Aoyama M, Sugimoto T, Yokono T, Sakaguchi M, Deji N, Uzu T, et al. Minimal-change nephropathy and chronic hepatitis C infection: coincidental or associated? Nephrol Dial Transplant Off Publ Eur Dial Transpl Assoc - Eur Ren Assoc. 2007;22:1479–80.
Zhou T-B, Jiang Z-P. Is there an association of hepatitis B virus infection with minimal change disease of nephrotic syndrome? A clinical observational report. Ren Fail. 2015;37:459–61.
Cohen SD, Kopp JB, Kimmel PL. Kidney diseases associated with human immunodeficiency virus infection. N Engl J Med. 2017;377:2363–74.
Rosenberg AZ, Naicker S, Winkler CA, Kopp JB. HIV-associated nephropathies: epidemiology, pathology, mechanisms and treatment. Nat Rev Nephrol. 2015;11:150–60.
Ross MJ. Advances in the pathogenesis of HIV-associated kidney diseases. Kidney Int. 2014;86:266–74.
Lopes GS, Marques LP, Rioja LS, Basilio-de-Oliveira CA, Oliveira AV, Nery AC, et al. Glomerular disease and human immunodeficiency virus infection in Brazil. Am J Nephrol. 1992;12:281–7.
Lescure F-X, Flateau C, Pacanowski J, Brocheriou I, Rondeau E, Girard P-M, et al. HIV-associated kidney glomerular diseases: changes with time and HAART. Nephrol Dial Transplant Off Publ Eur Dial Transpl Assoc - Eur Ren Assoc. 2012;27:2349–55.
Kidney Disease: Improving Global Outcomes (KDIGO) Acute Kidney Injury Work Group: KDIGO clinical practice guideline for acute kidney injury. Kidney Int Supp. 2012;l2:1–138.
Kidney Disease. Improving global outcomes (KDIGO) CKD work group: KDIGO clinical practice guideline for the evaluation and management of chronic kidney disease. Kidney Int Suppl. 2013;3:1–150.
Canaud G, Dejucq-Rainsford N, Avettand-Fenoël V, Viard J-P, Anglicheau D, Bienaimé F, et al. The kidney as a reservoir for HIV-1 after renal transplantation. J Am Soc Nephrol JASN. 2014;25:407–19.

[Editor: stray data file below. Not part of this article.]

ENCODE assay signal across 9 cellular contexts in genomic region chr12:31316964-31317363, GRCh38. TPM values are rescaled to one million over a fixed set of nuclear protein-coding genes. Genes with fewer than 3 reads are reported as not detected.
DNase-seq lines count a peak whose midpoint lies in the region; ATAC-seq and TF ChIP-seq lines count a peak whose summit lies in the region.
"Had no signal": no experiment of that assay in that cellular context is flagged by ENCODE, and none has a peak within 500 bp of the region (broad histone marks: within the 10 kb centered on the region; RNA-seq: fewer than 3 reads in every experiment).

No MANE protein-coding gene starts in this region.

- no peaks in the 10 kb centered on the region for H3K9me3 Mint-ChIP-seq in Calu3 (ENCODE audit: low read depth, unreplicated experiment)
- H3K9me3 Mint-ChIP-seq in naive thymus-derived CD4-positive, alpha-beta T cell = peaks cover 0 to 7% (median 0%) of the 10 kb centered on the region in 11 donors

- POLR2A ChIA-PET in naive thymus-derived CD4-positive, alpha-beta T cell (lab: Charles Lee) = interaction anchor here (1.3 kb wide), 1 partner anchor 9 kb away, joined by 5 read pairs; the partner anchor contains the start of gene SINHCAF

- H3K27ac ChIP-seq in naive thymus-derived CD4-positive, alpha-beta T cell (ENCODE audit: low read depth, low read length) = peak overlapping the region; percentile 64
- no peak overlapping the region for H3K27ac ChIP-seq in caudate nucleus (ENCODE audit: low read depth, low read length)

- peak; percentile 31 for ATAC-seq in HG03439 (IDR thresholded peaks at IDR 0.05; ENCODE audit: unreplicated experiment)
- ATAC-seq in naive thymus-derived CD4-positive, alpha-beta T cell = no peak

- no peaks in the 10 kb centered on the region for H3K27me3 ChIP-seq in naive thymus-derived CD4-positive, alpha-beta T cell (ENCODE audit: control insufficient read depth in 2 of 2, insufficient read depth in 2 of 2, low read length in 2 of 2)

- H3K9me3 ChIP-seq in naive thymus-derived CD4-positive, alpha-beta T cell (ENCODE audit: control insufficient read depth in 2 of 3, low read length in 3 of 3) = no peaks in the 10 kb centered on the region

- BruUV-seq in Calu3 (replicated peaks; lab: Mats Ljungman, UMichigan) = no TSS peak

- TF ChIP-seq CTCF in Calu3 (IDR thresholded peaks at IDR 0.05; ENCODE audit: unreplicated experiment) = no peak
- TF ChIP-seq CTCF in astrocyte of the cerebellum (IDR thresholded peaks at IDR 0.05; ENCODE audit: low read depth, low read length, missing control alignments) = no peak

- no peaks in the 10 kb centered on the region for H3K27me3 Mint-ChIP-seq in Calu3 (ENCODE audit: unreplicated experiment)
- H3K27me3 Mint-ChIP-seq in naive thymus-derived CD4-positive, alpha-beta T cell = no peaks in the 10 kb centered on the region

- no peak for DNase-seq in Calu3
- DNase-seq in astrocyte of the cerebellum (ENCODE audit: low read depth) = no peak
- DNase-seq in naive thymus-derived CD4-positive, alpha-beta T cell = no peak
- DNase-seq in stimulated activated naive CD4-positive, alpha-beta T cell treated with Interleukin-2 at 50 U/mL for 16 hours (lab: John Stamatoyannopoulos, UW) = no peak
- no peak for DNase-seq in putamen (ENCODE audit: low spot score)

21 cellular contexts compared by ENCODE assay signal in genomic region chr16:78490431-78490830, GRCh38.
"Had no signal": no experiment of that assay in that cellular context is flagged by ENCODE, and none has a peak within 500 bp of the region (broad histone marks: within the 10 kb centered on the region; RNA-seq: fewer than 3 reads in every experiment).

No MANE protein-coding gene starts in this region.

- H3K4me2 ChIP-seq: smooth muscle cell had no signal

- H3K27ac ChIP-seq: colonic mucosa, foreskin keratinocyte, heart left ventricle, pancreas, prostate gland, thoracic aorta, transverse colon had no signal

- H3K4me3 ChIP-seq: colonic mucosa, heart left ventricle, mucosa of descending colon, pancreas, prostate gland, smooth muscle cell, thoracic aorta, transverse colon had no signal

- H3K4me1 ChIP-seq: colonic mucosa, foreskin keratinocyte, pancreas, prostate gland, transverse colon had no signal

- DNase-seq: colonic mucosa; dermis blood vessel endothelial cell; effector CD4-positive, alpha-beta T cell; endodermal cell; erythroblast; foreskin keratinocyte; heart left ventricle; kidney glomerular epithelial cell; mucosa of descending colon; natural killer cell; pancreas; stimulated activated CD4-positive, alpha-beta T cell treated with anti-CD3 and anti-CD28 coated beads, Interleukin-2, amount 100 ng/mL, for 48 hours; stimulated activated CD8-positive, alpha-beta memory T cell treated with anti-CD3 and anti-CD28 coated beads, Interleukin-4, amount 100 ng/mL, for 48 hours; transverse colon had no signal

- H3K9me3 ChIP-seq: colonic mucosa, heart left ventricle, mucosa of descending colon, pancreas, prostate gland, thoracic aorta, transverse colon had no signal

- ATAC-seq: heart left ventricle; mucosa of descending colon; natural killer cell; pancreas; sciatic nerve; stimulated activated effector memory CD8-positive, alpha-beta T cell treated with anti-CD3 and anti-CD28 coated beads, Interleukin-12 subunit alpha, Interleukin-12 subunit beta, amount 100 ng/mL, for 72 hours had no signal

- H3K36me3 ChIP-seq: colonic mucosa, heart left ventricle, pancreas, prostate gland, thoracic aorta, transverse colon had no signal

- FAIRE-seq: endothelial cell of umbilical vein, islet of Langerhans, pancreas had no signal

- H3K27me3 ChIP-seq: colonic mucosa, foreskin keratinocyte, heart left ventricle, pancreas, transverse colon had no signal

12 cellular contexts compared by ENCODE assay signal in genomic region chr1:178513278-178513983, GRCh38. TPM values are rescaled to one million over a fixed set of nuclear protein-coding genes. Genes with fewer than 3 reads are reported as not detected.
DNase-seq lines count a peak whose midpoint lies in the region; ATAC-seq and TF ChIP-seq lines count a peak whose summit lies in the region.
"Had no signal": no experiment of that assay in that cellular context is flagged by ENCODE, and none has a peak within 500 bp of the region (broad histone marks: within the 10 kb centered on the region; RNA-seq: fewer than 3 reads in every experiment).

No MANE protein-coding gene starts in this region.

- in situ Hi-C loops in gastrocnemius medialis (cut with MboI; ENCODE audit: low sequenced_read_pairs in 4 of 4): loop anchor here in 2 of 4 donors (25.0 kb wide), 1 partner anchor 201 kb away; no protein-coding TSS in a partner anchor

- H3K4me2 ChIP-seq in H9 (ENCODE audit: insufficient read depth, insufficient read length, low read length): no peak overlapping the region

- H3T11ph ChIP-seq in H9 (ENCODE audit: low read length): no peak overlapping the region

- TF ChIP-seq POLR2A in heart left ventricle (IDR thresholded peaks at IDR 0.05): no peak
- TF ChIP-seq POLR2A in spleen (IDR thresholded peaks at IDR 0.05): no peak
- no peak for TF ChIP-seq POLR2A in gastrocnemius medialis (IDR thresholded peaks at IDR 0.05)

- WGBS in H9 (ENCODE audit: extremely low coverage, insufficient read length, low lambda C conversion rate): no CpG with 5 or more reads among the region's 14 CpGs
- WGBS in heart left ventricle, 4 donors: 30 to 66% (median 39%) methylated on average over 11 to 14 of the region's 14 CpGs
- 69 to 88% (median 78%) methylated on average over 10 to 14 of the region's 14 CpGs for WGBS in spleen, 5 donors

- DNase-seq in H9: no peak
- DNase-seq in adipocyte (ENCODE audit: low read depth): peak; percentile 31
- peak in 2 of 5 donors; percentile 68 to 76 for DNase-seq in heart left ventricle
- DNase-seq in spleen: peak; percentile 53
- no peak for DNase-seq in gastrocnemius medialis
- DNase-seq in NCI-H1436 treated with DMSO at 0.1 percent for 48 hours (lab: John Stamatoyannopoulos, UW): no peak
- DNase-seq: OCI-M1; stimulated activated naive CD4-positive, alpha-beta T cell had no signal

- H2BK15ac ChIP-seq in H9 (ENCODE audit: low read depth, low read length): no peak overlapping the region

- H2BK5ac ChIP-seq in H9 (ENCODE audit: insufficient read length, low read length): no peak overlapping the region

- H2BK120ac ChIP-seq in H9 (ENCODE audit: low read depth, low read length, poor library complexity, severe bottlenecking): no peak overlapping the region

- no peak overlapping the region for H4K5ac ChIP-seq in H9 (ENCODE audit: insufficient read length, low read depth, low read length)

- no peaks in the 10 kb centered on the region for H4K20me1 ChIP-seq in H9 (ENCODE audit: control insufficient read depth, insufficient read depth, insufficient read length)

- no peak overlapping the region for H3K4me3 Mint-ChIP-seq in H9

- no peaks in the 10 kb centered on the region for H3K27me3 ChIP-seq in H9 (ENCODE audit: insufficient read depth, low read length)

Nobakht E, Cohen SD, Rosenberg AZ, Kimmel PL. HIV-associated immune complex kidney disease. Nat Rev Nephrol. 2016;12:291–300.
Fine DM, Wasser WG, Estrella MM, Atta MG, Kuperman M, Shemer R, et al. APOL1 risk variants predict histopathology and progression to ESRD in HIV-related kidney disease. J Am Soc Nephrol JASN. 2012;23:343–50.
Kasembeli AN, Duarte R, Ramsay M, Mosiane P, Dickens C, Dix-Peek T, et al. APOL1 risk variants are strongly associated with HIV-associated nephropathy in black south Africans. J Am Soc Nephrol JASN. 2015;26:2882–90.
Gribouval O, Boyer O, Knebelmann B, Karras A, Dantal J, Fourrage C, et al. APOL1 risk genotype in European steroid-resistant nephrotic syndrome and/or focal segmental glomerulosclerosis patients of different African ancestries. Nephrol Dial Transplant Off Publ Eur Dial Transpl Assoc - Eur Ren Assoc. 2018. https://doi.org/10.1093/ndt/gfy176.
Dossier C, Sellier-Leclerc A-L, Rousseau A, Michel Y, Gautheret-Dejean A, Englender M, et al. Prevalence of herpesviruses at onset of idiopathic nephrotic syndrome. Pediatr Nephrol Berl Ger. 2014;29:2325–31.
Herlitz LC, Mohan S, Stokes MB, Radhakrishnan J, D’Agati VD, Markowitz GS. Tenofovir nephrotoxicity: acute tubular necrosis with distinctive clinical, pathological, and mitochondrial abnormalities. Kidney Int. 2010;78:1171–7.
Waldman M, Crew RJ, Valeri A, Busch J, Stokes B, Markowitz G, et al. Adult minimal-change disease: clinical characteristics, treatment, and outcomes. Clin J Am Soc Nephrol CJASN. 2007;2:445–53.
Winston JA, Bruggeman LA, Ross MD, Jacobson J, Ross L, D’Agati VD, et al. Nephropathy and establishment of a renal reservoir of HIV type 1 during primary infection. N Engl J Med. 2001;344:1979–84.
Sendeyo K, Audard V, Zhang S, Fan Q, Bouachi K, Ollero M, et al. Upregulation of c-mip is closely related to podocyte dysfunction in membranous nephropathy. Kidney Int. 2013;83:414–25.
Ory V, Fan Q, Hamdaoui N, Zhang S, Desvaux D, Audard V, et al. C-mip down-regulates NF-κB activity and promotes apoptosis in podocytes. Am J Pathol. 2012;180:2284–92.
He JC, Husain M, Sunamoto M, D’Agati VD, Klotman ME, Iyengar R, et al. Nef stimulates proliferation of glomerular podocytes through activation of Src-dependent Stat3 and MAPK1,2 pathways. J Clin Invest. 2004;114:643–51.